Sudden cardiac arrest: It can happen to anyone

Sudden cardiac arrest survivor Derrick Mosley and the first responders who saved him

2-minute read

On Monday, April 25th, Derrick Mosley went on his routine morning run. It wasn’t long until, Derrick quickly began to feel chest discomfort and pain running down his arm. The pain became intense enough that he cut his run short and returned home. When his wife, Melissa, arrived home from dropping the kids off at school, she immediately recognized the signs of a potential cardiac event and began rushing Derrick to the local hospital. They didn’t make it before disaster struck.


A normal day gone horribly wrong

The Mosley’s are an active family of six from Muscle Shoals, Alabama. With four sons and a love for basketball, the family plays hoops every evening, competing and building memories. Melissa is a registered nurse and works in the nursery at a local hospital and Derrick is a financial advisor. They are your typical, healthy American family. The type of family that would never expect a sudden cardiac arrest event to happen to them.

“I’m not saying I was Lance Armstrong, but we try to eat right,” Derrick said. “We don’t check a single box that would make me a candidate for a massive heart attack.”

Sudden cardiac arrest can strike anyone, anywhere, at any time.

“We pulled out onto Wilson Dam Road, and the chest discomfort was getting more intense,” Derrick recalled. “I remember telling her, ‘You know, if you don’t hurry up, I’m not going to make it.’ I remember there was a truck that almost hit us, and I was like, ‘Watch that truck.’ And that’s the last thing I remember.”

When Melissa looked over and saw her husband, he was red and not breathing. She felt for a pulse and couldn’t feel one. She recognized the signs of a sudden cardiac arrest and immediately pulled over before dragging Derrick out of the car to begin CPR on the side of a busy road.


Help arrives

Melissa performed CPR alone on the side of the road for several minutes before Lt. Ben Chester, an off-duty Muscle Shoals firefighter, pulled over to assist her. Lt. Chester called 911and took over providing CPR to Derrick. Firefighters and EMTs arrived quickly to begin advanced lifesaving efforts.

“(A firefighter) was getting the LUCAS out, we were getting the backboard out, trying to figure out how to get him out of the ditch,” Madison, a paramedic at Keller EMS said. “But I remember Melissa screaming at the top of her lungs that he couldn’t die. That they have four kids, and she can’t live without him.”

During resuscitation efforts, Bruce Carson, Director of Keller EMS remembers Melissa asking repeatedly,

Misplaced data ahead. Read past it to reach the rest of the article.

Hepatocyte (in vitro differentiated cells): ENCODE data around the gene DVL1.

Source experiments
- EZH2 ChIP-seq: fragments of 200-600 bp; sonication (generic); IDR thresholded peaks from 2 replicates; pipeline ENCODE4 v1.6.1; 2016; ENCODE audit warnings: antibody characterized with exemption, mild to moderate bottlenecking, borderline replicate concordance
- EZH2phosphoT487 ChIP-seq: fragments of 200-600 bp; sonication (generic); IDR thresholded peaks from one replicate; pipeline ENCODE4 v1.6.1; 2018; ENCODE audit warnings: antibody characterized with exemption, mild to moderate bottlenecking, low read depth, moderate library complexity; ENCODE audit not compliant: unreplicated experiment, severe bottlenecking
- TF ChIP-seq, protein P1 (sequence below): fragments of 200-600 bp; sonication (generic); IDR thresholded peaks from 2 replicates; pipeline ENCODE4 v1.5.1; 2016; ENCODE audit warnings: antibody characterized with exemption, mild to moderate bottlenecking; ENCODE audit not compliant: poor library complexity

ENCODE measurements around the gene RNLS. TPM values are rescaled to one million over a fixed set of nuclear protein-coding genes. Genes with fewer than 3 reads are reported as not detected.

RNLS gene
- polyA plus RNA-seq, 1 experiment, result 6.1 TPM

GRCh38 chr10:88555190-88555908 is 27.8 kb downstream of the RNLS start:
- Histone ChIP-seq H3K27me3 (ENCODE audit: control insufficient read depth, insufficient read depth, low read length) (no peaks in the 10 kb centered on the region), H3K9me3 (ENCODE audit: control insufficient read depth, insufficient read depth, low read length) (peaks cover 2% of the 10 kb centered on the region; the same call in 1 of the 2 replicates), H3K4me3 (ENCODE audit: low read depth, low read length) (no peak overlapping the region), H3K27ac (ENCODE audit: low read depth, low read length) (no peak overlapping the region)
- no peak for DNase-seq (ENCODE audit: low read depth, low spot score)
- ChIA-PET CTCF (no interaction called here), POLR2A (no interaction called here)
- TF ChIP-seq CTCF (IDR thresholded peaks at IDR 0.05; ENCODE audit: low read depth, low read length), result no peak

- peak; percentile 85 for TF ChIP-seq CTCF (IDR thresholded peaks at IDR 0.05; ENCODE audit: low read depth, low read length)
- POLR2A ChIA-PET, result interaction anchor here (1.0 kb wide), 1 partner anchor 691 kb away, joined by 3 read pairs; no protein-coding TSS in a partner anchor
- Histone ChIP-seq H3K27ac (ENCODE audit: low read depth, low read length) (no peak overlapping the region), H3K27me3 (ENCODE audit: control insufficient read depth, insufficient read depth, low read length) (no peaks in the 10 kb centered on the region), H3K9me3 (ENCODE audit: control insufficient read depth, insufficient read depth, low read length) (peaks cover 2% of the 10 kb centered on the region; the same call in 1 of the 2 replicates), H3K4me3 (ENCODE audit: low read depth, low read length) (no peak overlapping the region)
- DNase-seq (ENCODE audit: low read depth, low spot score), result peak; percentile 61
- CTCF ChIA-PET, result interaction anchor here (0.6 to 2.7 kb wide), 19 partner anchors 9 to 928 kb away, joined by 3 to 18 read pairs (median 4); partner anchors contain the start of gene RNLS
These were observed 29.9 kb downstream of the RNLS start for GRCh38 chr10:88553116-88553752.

“Does he have a pulse?”

“Does he have a pulse?”

“Does he have a pulse?”

Bruce continues, “Finally, I had to close the door so the team could focus on resuscitating Derrick. I found myself unable to look over [at Melissa].” 

With the LUCAS device administering CPR and a defibrillator connected to Derrick’s chest, EMS transported Derrick to the hospital. After several minutes in the emergency department, a paramedic broke away from administering care to Derrick and made their way to Melissa to deliver the news. 

Derrick’s pulse had returned.  


Derrick has since made a full recovery and still enjoys playing basketball with his sons every night after dinner. Melissa’s quick decision making along with the use of the LUCAS device, CPR and a defibrillator all helped save Derrick’s life. With those tools and the incredible help from fire and EMS, Derrick beat the odds. In response to the outpouring of love and support from their community, the Mosley’s created a not-for-profit organization focused on raising funds to purchase LUCAS devices for rural EMS organizations in Alabama. 

“What I took away from this experience,” Derrick said, “was that gratitude,
just says it’s enough, I’m enough, you’re enough, we’re enough.
It’s enough that we get to live this life.”  

Together, we save lives

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Survivor: Derrick Mosley

After going on a morning run, Derrick began to feel some chest discomfort. His wife, Melissa, a healthcare professional trained in resuscitation, quickly recognized the warning signs of a sudden cardiac arrest. Luckily, an off-duty firefighter pulled over from traffic and began assisting. Soon EMS and Fire/Rescue units arrived to apply a LUCAS.

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Workplace and public safety

An AED program is a critical link in the chain of survival of a sudden cardiac arrest, empowering you to deliver lifesaving intervention before first responders arrive. With more than a million AEDs deployed globally, Stryker offers diverse options and deep expertise to help you choose the right device and cost-effectively manage your community AED program.

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LUCAS 3, v3.1 chest compression system

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